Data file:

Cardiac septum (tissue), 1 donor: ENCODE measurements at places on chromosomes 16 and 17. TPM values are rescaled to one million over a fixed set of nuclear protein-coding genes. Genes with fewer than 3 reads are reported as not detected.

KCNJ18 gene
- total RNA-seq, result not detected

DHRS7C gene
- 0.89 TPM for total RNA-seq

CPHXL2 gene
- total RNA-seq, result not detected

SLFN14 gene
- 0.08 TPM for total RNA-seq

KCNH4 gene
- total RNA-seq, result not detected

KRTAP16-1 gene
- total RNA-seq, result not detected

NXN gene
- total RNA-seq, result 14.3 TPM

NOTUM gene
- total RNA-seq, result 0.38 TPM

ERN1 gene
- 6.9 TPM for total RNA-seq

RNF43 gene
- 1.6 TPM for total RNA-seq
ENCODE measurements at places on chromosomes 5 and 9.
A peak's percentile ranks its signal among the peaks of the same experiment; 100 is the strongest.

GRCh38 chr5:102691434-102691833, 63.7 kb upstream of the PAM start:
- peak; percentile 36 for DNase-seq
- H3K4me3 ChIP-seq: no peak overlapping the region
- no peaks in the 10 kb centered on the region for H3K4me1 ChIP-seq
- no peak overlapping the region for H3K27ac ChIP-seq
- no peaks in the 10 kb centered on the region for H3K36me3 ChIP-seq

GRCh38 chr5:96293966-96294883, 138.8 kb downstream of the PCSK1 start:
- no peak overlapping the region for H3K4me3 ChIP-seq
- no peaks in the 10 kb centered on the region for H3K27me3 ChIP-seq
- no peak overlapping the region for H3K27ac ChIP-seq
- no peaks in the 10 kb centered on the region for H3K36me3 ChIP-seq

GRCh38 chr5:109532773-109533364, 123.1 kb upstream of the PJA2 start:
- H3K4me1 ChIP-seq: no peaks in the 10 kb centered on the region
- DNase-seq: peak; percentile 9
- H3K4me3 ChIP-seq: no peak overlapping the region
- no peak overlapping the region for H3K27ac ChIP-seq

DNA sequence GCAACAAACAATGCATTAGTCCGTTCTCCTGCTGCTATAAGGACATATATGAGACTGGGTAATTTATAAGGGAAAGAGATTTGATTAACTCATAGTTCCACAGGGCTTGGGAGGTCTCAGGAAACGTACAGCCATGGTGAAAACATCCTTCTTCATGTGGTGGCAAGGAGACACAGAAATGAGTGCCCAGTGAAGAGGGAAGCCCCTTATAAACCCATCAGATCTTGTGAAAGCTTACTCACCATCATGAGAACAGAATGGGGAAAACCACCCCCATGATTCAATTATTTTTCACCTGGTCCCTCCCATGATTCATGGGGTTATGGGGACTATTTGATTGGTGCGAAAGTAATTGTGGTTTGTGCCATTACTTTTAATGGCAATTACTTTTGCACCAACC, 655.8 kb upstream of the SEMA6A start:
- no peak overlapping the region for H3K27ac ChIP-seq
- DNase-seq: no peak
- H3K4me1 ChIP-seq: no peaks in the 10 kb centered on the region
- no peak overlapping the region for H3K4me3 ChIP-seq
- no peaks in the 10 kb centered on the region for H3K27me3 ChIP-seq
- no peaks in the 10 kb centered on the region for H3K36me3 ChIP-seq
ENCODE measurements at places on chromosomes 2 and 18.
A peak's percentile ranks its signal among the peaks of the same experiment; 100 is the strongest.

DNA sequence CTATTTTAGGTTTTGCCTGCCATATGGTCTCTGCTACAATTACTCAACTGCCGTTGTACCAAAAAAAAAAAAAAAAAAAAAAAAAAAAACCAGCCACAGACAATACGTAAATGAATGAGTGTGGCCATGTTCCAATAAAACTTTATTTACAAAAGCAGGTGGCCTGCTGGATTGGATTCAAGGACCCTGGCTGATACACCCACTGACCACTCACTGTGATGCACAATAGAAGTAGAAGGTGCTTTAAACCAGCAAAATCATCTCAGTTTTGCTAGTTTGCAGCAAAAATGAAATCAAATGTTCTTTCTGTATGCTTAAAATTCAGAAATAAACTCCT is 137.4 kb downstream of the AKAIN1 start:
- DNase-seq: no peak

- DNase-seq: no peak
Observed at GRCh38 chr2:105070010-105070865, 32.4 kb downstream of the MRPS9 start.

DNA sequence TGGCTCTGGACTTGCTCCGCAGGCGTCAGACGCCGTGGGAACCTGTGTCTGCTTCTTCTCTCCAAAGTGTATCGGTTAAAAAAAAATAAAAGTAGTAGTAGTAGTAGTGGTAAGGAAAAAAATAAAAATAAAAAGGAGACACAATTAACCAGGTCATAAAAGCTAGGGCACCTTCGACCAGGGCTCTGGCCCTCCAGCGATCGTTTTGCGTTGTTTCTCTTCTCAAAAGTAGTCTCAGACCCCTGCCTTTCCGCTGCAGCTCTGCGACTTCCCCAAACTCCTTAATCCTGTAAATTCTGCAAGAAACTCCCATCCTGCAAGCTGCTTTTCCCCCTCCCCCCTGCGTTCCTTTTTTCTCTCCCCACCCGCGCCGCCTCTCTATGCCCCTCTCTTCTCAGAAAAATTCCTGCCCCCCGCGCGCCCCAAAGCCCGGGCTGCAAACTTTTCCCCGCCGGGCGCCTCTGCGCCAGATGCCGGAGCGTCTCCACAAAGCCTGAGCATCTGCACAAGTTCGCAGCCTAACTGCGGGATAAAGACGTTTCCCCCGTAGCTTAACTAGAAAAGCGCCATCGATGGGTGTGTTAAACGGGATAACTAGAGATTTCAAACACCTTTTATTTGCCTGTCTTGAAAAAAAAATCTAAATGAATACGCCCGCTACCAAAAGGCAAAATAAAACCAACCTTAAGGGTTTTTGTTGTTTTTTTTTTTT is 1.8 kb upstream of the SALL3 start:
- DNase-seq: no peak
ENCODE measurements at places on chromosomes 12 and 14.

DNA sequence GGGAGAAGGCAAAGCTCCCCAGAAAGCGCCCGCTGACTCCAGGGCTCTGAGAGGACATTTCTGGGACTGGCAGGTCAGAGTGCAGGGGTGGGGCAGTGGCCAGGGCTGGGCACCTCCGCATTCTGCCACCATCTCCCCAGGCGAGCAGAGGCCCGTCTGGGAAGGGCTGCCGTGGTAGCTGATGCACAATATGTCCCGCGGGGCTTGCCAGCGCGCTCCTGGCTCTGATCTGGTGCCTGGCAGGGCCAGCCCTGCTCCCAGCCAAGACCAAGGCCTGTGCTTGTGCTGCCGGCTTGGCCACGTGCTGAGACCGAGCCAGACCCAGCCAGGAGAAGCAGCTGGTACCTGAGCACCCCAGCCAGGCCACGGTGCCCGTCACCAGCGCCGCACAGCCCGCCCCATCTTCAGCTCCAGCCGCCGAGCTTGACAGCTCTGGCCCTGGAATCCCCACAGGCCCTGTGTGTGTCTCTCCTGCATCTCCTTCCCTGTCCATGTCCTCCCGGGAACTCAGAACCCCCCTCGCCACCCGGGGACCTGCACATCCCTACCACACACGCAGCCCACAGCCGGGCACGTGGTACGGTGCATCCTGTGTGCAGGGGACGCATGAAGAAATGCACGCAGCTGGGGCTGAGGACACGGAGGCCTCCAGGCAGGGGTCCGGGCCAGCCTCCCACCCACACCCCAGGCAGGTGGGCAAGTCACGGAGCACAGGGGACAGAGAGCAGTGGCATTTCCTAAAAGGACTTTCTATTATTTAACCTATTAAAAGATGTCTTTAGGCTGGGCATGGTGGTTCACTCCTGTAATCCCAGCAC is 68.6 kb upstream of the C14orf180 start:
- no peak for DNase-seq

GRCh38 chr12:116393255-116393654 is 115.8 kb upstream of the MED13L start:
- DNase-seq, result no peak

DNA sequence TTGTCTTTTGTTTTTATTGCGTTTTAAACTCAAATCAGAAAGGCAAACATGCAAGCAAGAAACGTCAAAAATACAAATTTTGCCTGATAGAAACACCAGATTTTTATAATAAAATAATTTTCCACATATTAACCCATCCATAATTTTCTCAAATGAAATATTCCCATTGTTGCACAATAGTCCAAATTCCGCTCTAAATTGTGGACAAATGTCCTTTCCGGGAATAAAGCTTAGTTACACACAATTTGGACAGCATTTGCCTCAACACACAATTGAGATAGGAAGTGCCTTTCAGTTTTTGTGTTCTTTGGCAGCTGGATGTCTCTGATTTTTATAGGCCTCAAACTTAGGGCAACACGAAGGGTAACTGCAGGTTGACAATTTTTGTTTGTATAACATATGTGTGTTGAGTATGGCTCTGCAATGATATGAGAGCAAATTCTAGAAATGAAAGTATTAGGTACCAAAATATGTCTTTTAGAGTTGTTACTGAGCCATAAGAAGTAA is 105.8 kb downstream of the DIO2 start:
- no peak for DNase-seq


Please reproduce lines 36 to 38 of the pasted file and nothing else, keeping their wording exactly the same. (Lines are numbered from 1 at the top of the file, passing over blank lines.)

- H3K4me1 ChIP-seq: no peaks in the 10 kb centered on the region
- DNase-seq: peak; percentile 9
- H3K4me3 ChIP-seq: no peak overlapping the region